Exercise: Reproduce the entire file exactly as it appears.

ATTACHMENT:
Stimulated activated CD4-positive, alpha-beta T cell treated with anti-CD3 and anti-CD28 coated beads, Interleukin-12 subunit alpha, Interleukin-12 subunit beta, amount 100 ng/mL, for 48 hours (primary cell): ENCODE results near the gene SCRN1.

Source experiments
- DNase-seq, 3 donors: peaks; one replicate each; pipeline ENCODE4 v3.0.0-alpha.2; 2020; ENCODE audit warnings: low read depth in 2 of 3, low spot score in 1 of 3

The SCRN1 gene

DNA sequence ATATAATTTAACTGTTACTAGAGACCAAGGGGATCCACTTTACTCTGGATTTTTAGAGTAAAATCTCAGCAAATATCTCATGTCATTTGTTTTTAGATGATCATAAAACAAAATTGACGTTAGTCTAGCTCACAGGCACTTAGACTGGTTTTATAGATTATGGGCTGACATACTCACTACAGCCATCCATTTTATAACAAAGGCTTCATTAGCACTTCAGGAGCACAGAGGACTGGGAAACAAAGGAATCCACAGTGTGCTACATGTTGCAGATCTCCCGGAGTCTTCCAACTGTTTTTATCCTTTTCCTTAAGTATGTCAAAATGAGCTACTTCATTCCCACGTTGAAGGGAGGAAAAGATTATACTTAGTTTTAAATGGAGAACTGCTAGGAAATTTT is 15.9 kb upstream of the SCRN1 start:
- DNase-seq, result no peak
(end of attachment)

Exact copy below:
Stimulated activated CD4-positive, alpha-beta T cell treated with anti-CD3 and anti-CD28 coated beads, Interleukin-12 subunit alpha, Interleukin-12 subunit beta, amount 100 ng/mL, for 48 hours (primary cell): ENCODE results near the gene SCRN1.

Source experiments
- DNase-seq, 3 donors: peaks; one replicate each; pipeline ENCODE4 v3.0.0-alpha.2; 2020; ENCODE audit warnings: low read depth in 2 of 3, low spot score in 1 of 3

The SCRN1 gene

DNA sequence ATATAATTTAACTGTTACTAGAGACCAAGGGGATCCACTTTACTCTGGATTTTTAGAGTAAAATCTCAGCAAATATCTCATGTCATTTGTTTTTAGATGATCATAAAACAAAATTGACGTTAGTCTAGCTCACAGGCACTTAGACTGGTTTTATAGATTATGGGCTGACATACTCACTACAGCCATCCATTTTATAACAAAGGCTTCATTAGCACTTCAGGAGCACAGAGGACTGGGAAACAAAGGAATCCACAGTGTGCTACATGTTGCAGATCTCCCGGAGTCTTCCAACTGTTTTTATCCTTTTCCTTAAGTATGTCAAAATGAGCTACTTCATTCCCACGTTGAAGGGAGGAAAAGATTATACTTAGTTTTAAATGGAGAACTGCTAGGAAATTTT is 15.9 kb upstream of the SCRN1 start:
- DNase-seq, result no peak